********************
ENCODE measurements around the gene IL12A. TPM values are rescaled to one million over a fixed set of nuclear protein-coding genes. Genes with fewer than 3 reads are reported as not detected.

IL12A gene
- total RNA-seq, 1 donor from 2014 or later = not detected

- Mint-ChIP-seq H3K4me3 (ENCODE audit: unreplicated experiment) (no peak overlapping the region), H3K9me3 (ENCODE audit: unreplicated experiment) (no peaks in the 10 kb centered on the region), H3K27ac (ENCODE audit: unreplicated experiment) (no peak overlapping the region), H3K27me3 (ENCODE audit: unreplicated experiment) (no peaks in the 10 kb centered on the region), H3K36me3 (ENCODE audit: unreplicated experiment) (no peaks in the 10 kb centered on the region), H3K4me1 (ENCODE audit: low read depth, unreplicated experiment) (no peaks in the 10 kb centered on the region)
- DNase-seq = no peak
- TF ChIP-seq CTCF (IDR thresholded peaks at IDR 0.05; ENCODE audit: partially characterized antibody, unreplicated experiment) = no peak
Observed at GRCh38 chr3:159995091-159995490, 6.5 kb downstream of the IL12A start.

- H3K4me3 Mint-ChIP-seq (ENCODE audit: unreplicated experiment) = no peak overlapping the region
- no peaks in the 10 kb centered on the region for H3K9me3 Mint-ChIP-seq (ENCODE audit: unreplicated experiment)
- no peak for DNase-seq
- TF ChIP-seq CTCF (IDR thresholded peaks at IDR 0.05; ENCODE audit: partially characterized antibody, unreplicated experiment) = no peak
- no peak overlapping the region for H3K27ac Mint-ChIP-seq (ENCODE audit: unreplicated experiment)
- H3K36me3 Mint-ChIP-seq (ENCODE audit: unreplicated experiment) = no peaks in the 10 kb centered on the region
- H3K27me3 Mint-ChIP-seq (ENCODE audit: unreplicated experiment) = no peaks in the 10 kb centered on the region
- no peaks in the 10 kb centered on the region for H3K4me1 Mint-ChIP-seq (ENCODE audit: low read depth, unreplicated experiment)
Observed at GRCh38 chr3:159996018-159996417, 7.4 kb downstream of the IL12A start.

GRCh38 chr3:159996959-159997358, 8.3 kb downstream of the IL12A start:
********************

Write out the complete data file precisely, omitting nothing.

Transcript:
ENCODE measurements around the gene IL12A. TPM values are rescaled to one million over a fixed set of nuclear protein-coding genes. Genes with fewer than 3 reads are reported as not detected.

IL12A gene
- total RNA-seq, 1 donor from 2014 or later = not detected

- Mint-ChIP-seq H3K4me3 (ENCODE audit: unreplicated experiment) (no peak overlapping the region), H3K9me3 (ENCODE audit: unreplicated experiment) (no peaks in the 10 kb centered on the region), H3K27ac (ENCODE audit: unreplicated experiment) (no peak overlapping the region), H3K27me3 (ENCODE audit: unreplicated experiment) (no peaks in the 10 kb centered on the region), H3K36me3 (ENCODE audit: unreplicated experiment) (no peaks in the 10 kb centered on the region), H3K4me1 (ENCODE audit: low read depth, unreplicated experiment) (no peaks in the 10 kb centered on the region)
- DNase-seq = no peak
- TF ChIP-seq CTCF (IDR thresholded peaks at IDR 0.05; ENCODE audit: partially characterized antibody, unreplicated experiment) = no peak
Observed at GRCh38 chr3:159995091-159995490, 6.5 kb downstream of the IL12A start.

- H3K4me3 Mint-ChIP-seq (ENCODE audit: unreplicated experiment) = no peak overlapping the region
- no peaks in the 10 kb centered on the region for H3K9me3 Mint-ChIP-seq (ENCODE audit: unreplicated experiment)
- no peak for DNase-seq
- TF ChIP-seq CTCF (IDR thresholded peaks at IDR 0.05; ENCODE audit: partially characterized antibody, unreplicated experiment) = no peak
- no peak overlapping the region for H3K27ac Mint-ChIP-seq (ENCODE audit: unreplicated experiment)
- H3K36me3 Mint-ChIP-seq (ENCODE audit: unreplicated experiment) = no peaks in the 10 kb centered on the region
- H3K27me3 Mint-ChIP-seq (ENCODE audit: unreplicated experiment) = no peaks in the 10 kb centered on the region
- no peaks in the 10 kb centered on the region for H3K4me1 Mint-ChIP-seq (ENCODE audit: low read depth, unreplicated experiment)
Observed at GRCh38 chr3:159996018-159996417, 7.4 kb downstream of the IL12A start.

GRCh38 chr3:159996959-159997358, 8.3 kb downstream of the IL12A start: